If that doesn’t trip their trigger, skip on down to The Barley Street Tavern tonight, where Landing on the Moon is playing along with Madison band Icarus Himself and Above the State. This one will cost ya $5. Starts at 9.

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Read Tim McMahan’s blog daily at — an online music magazine that includes feature interviews, reviews and news. The focus is on the national indie music scene with a special emphasis on the best original bands in the Omaha area. Copyright © 2012 Tim McMahan. All rights reserved.


On I Am Gemini’s street day Pitchfork gives Cursive a 4.7 tongue-lashing, others weigh in (but do they matter?)…

Category: Blog — Tags: , , , , — @ 1:53 pm February 21, 2012

by Tim McMahan,

Pitchfork logoIt’s funny and sad where we’ve come in terms of generating interest in indie music. Just a decade ago, finding the best new music was something of a challenge; and if you lived in Omaha, it was practically hidden from sight. Today, everything’s at our fingertips. All you need is someone to point the way.

Unfortunately, from an indie music standpoint, that someone continues to be Pitchfork. As it’s been for a few years now, a review in Pitchfork can help make or break an indie band. For a new band, it can mean the difference between having your music heard and people coming to your shows… or being unheard and unseen. For more established bands like Cursive, Pitchfork won’t break them to a new audience as much as: 1) support a listener’s already-formed notion about their music, or 2) cast doubt on the listener’s own taste.

For Pitchfork‘s review of I Am Gemini, posted yesterday, the effect is the latter. The 4.7-rated review opens with this salvo: “Credit where due: I Am Gemini is Cursive’s weakest record by a disheartening margin…” The opening sentence of the next paragraph gives you a footing as to the reviewer’s past experience with Cursive: “…even while Cursive’s Domestica and The Ugly Organ remain some of the most purposefully narcissistic albums to ever bear the emo tag, their lyrical acts of emotional martyrdom understandably inspired an intense cult.” Yikes…

But it’s not all negative… or is it? “Conceptual tomfoolery aside, the music aligns with Kasher’s increasing tendency to sand off the edges of his prickly attitude and serrated vocals, and I Am Gemini is by far Cursive’s most playful record and almost fun at points.

The review concludes with: “At one point on ‘Wowowow,’ Kasher sings in puns taken from Cursive titles, and this kind of meta exercise makes a sad kind of sense within the context of I Am Gemini’s impenetrability. After all, main characters like Cassius, Pollock, Young Cassius, Young Pollock, and the Narrator are all voiced by the same guy the same exact way, a more concrete way of essentially pointing out that the whole of I Am Gemini is Kasher talking to himself.

After reading that, Cursive should be happy to have received a rating as high as a 4.7. Keep in mind that the rating will be the only thing non-fans will ever see. Only Cursive fans will read the entire review, because no one reads Pitchfork reviews anymore, they just look at the number. I take that back. People will read a Pitchfork review if the rating is as low as 2.0 or high as 8.0. Anything in the middle is ignored.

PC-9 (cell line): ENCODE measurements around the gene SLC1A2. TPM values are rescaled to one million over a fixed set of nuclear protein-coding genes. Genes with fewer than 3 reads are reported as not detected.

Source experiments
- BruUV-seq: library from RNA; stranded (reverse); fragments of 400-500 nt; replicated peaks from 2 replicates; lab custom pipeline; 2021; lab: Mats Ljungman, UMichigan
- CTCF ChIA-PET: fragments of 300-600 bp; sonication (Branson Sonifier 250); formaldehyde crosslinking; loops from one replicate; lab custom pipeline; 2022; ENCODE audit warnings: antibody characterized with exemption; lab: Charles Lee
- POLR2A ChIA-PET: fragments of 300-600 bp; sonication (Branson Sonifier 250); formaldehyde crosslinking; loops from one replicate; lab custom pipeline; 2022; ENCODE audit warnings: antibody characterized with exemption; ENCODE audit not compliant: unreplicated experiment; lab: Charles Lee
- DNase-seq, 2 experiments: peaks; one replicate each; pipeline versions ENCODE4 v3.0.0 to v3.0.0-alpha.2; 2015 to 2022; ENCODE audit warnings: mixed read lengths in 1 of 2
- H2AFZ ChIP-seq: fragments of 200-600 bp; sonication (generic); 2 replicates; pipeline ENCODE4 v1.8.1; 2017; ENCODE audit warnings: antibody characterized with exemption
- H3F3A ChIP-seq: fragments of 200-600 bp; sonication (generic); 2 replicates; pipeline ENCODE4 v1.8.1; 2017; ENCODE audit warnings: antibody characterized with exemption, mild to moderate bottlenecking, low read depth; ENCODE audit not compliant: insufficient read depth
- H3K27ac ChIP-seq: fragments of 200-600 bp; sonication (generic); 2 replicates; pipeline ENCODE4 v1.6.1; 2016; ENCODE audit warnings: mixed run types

Upon hearing the review, I can imagine Tim Kasher shrugging and saying, “Hey, whattaya gonna do?” There’s nothing you can do about a bad review other than bite down and move on. Kasher knew he was taking a risk with this one; people are either going to get it or they won’t. And in fact the record has received its share of accolades. Drowned in Sound gave the album an 8 out of 10, calling it a “monumental return for Tim Kasher…” adding “This beautifully dark fairytale of a concept album is as heavy as the Cursive of old, ingenious, and just as lyrically surreal as you could hope for.

Paste Magazine gave the album 7.8 out of 10 with the comment: “Musically, the band is at their most adventurous, albeit not their most accessible,” and recommending repeated listenings — good advice, but will anyone take it in this ADD/Spotify age?

AV Club gave it a “B,” calling it a “forceful, a demanding rock-driven opus…

On the other hand, the Boston Phoenix gave it 2.5 stars out of 4. The reviewer, who can’t seem to get over the loss of Gretta Cohn, called the record “the most musically conventional record they’ve ever made; it also bears the burden of putting across Kasher’s most preposterous story ever.”

But in the end, it’s the Pitchfork review that carries the most weight if only for the fact that a high Pitchfork rating could have been enough to get a non-fan to check out the record on Spotify or whatever subscription streaming service they use. Not that it matters, because despite the fact that the record dropped today, I Am Gemini is not available in its entirety on Spotify, and may not be for a while…

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I almost forgot to mention: Tonight at the Shop at Saddle Creek it’s the second meeting of the Record Club @ Shop. Tonight’s record to be played in its entirety: Neutral Milk Hotel’s classic In the Aeroplane Over the Sea. It all starts at 7 and will be followed by a short discussion afterward. For more info, go here.

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Read Tim McMahan’s blog daily at — an online music magazine that includes feature interviews, reviews and news. The focus is on the national indie music scene with a special emphasis on the best original bands in the Omaha area. Copyright © 2012 Tim McMahan. All rights reserved.